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Movie Review: Marty and Doug’s New Religion

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Phalanx Film Entertainment and All Thing Random Productions' follow-up to their comedy pilot Overcrowded is off the wall and often quite funny. Marty and Doug's New Religion follows the exploits of two goofballs who decide to start a religion in their own apartment as an excuse to meet women mostly and manage to anger everyone from their local church to Jesus Christ.

Produced, written by, and starring company regulars Greg Vorob and Dan Conrad, Marty and Doug's New Religion is gloriously silly from the word "go," with a concept that is a lot of fun and a steady pace, set by director Dan Kowalski, that keeps things moving along. There are also lively performances not only from Vorob and Conrad but from their fine supporting cast. If you're in the mood for something that's just plan ol' silly and fun, then Marty and Doug's New Religion is worth checking out.

Marty (Vorob) and Doug (Conrad) are a couple of slackers who will do anything to avoid responsibility and anything to meet women. They have very little in the way of money and prospects and after a discussion about the church which Marty considers a racket, stating, "and they don't even pay taxes," they decide to form their own religion from their apartment. For Marty and Doug, it's perfect. The way they see it, they don't have to pay taxes; they can't be evicted from their home; and the women and money will flow like wine. Naturally, they think it's a great idea, but there's one who immediately doesn't like it: Jesus (Ian Campbell Dunn). Jesus appears and warns them not to start this religion, claiming that they will exploit people's faith for a couple of cheap thrills, which is, of course, exactly what they plan to do. The boys have been warned, but they ignore Jesus and go right ahead with their plan.

They even have a great name for their religion —  "Awesomism" (or is it "Baddasstianity"?) with their core values being "kicking back (being lazy), kicking it (getting laid) and kicking ass." It works, for a time at least. They manage to acquire a congregation (a rogues gallery of loonies) who actually believe in the gospel and teachings that they are spreading (their gospel and teachings include women sleeping with the high priests (guess who?) in "the sex pit"), but Jesus is still not happy with the arrangement. He even goes so far as to retain legal counsel to try and put a stop to Marty and Doug's antics, but with no success. Jesus then tries to get the church involved as well and that doesn't work either. Enter Veronica (Molly Montgomery), the woman of Marty's dreams (he watches her from afar every Sunday as she walks into church). Working as a spy for the church, Veronica manages to cause a rift between Marty and Doug, which threatens the success of their newfound religion and of their friendship.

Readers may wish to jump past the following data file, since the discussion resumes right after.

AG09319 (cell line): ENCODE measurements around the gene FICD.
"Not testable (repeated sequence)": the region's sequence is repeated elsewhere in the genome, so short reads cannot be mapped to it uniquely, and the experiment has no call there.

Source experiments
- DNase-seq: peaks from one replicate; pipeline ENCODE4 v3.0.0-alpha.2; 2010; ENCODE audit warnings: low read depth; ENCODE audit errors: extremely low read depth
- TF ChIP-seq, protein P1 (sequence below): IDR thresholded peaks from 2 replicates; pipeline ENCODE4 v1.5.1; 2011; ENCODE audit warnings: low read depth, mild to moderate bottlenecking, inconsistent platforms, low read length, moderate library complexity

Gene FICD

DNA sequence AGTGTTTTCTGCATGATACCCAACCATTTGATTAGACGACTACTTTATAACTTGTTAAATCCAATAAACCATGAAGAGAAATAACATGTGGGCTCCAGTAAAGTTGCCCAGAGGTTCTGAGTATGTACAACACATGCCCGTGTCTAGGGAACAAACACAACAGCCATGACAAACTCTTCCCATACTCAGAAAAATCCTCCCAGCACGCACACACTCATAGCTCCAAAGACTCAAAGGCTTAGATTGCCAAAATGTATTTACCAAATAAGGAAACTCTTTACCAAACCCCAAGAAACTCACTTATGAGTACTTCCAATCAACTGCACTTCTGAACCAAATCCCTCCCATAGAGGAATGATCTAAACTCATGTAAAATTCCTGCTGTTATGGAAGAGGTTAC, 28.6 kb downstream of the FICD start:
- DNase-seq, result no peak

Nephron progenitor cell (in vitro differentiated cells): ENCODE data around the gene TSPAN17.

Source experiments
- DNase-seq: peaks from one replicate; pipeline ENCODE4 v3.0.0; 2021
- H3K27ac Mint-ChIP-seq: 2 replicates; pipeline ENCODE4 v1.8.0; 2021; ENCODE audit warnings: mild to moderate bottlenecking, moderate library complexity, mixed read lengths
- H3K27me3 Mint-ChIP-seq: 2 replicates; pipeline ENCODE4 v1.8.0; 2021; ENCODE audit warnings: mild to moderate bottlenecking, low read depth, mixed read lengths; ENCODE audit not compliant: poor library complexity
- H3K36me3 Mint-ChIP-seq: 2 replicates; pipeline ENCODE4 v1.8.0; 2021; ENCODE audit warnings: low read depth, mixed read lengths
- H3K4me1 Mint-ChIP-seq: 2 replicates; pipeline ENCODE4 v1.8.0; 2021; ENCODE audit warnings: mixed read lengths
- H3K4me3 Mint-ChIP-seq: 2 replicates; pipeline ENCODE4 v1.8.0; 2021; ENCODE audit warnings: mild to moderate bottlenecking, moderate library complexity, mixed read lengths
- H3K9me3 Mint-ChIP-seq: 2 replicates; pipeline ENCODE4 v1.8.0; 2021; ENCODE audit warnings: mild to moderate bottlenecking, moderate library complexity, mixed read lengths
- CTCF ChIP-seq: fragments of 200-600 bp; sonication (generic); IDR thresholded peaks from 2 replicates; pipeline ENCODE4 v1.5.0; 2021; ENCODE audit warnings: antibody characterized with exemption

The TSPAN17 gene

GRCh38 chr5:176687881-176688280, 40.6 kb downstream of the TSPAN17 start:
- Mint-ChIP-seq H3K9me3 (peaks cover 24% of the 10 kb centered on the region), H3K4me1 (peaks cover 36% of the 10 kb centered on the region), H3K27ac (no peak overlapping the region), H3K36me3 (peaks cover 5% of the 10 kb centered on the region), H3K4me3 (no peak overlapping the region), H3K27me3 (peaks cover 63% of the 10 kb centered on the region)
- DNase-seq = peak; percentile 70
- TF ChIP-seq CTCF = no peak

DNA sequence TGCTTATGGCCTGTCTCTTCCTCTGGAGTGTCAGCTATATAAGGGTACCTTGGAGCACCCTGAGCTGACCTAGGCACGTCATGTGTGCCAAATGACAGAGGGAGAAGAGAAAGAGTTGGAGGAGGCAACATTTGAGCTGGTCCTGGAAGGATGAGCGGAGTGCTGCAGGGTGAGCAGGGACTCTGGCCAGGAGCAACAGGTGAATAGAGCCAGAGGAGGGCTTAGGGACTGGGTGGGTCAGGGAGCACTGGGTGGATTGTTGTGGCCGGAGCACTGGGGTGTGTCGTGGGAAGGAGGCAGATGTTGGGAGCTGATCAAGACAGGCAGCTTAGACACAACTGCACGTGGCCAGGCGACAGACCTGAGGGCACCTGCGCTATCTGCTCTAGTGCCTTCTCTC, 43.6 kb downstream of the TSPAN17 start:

If all of this sounds silly, you'd be right. It's very silly, but also a lot of fun. Like Overcrowded, Marty and Doug's New Religion embraces the silly, with characters and scenarios that are broad, over the top, and quite theatrical. I enjoyed Overcrowded very much when I saw it a few months ago, even though it was a little all over place as far as subplots were concerned. With their latest outing, I am delighted to report that things are more focused and the comedy is much, much sharper. As in all of their works, the scenes move at a fast pace, led by Vorob and Conrad, who are both animated and energetic in their roles. They are backed up by a fine supporting cast with standouts including Lisa Peart (who reminded me of Julie Hagerty) as the spinsterish Phyllis (who time and time again refuses to go into "the sex pit" with Conrad's Doug) and Felix Gardon, a firecracker as the demented Barry.

Marty and Doug's New Religion had a premiere in Lower Manhattan late last month, which I hope was a successful one. Phalanx Film Entertainment and All Thing Random Productions are to be commended for their work here and I look forward to their next comic concoction.

Visit the film's official website.


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About Hannah Marie Ellison